by Ken Sehested
The root meaning of “apocalyptic” is not “catastrophe” but “unveiling.” That which was hidden is now revealed. It is not the brutal, final flourish of history, but the opportunity for renewal, the chance to begin anew.
Simply typing the word—apocalypse—makes my fingers feel awkward, clumsy, hesitant, requiring uncommon coordination. “Apocalypse” is a tricky word. It evokes memory of the surreal 1979 film (“Apocalypse Now”) by Francis Ford Coppola and the mind-bending roles of Brando and Sheen and Duvall. Not to mention the glut of more recent dystopian movies and television shows featuring zombies and the trail of gore they dramatize.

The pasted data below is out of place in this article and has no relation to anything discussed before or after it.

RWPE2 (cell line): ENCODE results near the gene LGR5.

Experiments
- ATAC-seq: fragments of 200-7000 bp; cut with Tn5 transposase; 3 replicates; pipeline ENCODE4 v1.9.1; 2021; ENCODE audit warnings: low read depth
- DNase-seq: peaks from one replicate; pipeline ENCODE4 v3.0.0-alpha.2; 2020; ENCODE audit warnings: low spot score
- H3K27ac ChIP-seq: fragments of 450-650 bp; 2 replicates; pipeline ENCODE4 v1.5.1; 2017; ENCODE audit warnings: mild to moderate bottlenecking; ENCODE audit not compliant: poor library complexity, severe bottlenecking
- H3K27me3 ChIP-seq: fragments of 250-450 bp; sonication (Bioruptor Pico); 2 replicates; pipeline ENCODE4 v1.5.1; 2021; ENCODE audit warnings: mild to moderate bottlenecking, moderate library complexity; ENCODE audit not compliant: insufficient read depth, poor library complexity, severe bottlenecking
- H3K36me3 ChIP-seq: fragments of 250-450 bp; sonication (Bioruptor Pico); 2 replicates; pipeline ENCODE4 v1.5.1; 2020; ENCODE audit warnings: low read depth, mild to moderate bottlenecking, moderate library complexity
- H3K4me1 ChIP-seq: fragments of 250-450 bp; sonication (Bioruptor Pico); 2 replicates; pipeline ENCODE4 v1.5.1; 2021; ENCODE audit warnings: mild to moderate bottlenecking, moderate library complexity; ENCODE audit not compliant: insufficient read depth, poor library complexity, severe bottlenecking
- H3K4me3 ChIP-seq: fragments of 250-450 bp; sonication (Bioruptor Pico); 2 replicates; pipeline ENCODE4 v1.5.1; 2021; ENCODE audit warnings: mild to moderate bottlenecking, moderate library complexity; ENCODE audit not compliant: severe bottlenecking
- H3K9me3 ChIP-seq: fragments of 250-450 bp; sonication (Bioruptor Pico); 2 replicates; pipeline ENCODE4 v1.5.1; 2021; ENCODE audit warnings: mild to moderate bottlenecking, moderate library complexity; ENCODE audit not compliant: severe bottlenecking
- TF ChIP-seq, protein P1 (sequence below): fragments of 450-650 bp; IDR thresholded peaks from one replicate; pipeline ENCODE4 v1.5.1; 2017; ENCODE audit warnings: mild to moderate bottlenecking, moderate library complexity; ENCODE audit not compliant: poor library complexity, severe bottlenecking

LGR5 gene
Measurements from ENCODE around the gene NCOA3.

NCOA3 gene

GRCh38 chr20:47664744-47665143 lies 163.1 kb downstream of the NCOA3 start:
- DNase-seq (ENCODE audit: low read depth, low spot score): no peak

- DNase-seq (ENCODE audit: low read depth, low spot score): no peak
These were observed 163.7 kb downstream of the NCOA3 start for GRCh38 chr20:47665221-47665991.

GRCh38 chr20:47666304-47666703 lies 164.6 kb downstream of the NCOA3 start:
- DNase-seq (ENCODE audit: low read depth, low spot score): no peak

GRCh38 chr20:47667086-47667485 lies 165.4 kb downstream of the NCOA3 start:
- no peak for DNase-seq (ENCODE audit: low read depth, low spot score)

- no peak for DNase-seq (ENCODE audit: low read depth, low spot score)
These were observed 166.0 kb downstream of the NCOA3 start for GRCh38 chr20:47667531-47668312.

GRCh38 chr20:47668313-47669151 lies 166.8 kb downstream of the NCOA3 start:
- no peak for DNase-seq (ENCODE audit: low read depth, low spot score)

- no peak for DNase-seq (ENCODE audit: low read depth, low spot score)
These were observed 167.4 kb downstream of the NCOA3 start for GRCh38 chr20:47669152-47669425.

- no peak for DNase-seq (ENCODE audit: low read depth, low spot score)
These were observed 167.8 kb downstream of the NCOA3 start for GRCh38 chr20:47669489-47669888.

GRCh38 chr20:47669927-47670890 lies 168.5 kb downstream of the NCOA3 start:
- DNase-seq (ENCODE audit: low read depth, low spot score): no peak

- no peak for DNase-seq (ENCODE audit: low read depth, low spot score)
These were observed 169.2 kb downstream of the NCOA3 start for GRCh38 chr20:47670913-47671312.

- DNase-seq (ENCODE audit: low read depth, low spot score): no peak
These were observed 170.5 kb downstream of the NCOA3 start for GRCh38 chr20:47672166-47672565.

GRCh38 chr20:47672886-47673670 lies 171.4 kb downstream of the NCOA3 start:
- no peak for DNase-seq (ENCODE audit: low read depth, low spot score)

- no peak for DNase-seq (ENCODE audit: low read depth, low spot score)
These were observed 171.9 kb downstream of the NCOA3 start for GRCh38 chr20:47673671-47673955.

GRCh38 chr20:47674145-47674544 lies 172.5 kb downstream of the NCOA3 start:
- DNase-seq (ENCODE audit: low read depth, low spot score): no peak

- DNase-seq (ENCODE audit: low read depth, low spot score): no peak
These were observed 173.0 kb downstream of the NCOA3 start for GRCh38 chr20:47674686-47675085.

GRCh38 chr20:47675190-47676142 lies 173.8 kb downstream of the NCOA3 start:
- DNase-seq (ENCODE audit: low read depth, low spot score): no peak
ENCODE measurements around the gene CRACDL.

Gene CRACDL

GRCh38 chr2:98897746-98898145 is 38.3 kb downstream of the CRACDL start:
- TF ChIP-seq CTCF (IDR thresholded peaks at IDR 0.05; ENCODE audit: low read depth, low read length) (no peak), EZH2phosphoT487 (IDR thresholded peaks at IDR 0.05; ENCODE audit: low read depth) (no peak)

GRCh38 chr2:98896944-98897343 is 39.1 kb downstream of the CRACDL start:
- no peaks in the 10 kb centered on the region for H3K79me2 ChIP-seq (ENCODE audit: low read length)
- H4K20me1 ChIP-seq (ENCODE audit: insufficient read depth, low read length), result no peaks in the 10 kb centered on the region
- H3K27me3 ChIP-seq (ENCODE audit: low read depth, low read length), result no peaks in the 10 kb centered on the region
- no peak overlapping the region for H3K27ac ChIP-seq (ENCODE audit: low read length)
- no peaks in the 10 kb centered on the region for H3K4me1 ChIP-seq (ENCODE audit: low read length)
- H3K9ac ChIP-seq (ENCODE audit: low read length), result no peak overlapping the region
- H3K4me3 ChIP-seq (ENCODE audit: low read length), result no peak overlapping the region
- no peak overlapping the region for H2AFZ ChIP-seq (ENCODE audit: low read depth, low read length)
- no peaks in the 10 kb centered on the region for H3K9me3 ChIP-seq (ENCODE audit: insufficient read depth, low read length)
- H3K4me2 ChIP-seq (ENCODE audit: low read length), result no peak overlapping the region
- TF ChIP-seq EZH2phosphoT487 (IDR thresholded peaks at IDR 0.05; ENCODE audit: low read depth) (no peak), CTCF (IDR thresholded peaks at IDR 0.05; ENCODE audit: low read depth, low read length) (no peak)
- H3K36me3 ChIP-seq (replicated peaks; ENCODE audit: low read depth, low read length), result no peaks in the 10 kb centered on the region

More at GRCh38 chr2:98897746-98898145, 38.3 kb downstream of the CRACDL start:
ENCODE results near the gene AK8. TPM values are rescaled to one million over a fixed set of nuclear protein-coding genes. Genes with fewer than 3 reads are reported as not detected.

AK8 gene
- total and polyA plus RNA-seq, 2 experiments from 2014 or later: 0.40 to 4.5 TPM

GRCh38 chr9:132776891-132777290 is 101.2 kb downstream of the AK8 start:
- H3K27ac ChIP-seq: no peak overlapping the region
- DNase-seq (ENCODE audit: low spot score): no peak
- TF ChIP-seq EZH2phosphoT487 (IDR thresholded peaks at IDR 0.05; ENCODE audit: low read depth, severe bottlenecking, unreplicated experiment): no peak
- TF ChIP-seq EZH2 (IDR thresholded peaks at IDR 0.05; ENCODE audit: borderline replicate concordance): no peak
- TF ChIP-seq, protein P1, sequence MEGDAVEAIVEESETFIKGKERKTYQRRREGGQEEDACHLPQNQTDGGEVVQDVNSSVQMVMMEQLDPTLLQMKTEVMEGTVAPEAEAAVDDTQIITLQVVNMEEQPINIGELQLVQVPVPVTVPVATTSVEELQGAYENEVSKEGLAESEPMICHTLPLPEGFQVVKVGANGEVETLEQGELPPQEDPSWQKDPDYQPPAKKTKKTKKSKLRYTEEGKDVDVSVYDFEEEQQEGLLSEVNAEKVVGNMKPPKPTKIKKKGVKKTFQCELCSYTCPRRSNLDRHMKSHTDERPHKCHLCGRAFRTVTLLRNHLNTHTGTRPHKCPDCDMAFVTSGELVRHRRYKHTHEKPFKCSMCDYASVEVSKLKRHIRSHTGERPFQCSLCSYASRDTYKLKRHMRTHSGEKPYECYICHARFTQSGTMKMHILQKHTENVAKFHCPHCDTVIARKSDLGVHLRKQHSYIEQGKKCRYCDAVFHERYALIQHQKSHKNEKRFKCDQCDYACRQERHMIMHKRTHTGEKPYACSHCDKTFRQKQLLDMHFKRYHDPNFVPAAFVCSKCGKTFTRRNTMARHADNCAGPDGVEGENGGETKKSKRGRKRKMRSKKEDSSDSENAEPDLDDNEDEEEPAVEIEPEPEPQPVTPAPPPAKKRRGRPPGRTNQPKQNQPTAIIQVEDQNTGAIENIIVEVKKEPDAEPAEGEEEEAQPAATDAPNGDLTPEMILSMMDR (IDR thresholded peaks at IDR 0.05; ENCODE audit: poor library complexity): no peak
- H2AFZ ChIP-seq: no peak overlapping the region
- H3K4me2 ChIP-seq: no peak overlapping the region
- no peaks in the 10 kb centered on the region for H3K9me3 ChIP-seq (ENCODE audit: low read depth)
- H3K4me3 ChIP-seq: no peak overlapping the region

“Apocalypse” is one of those “don’t-go-there” words for me and mine. Its associations are best left to the Left-Behind crowd, quarantined behind their cruel glee at the prospect of getting to cut in line among the lucky few refugees escaping the final sadistic revenge of a ghoulish god. Read more ›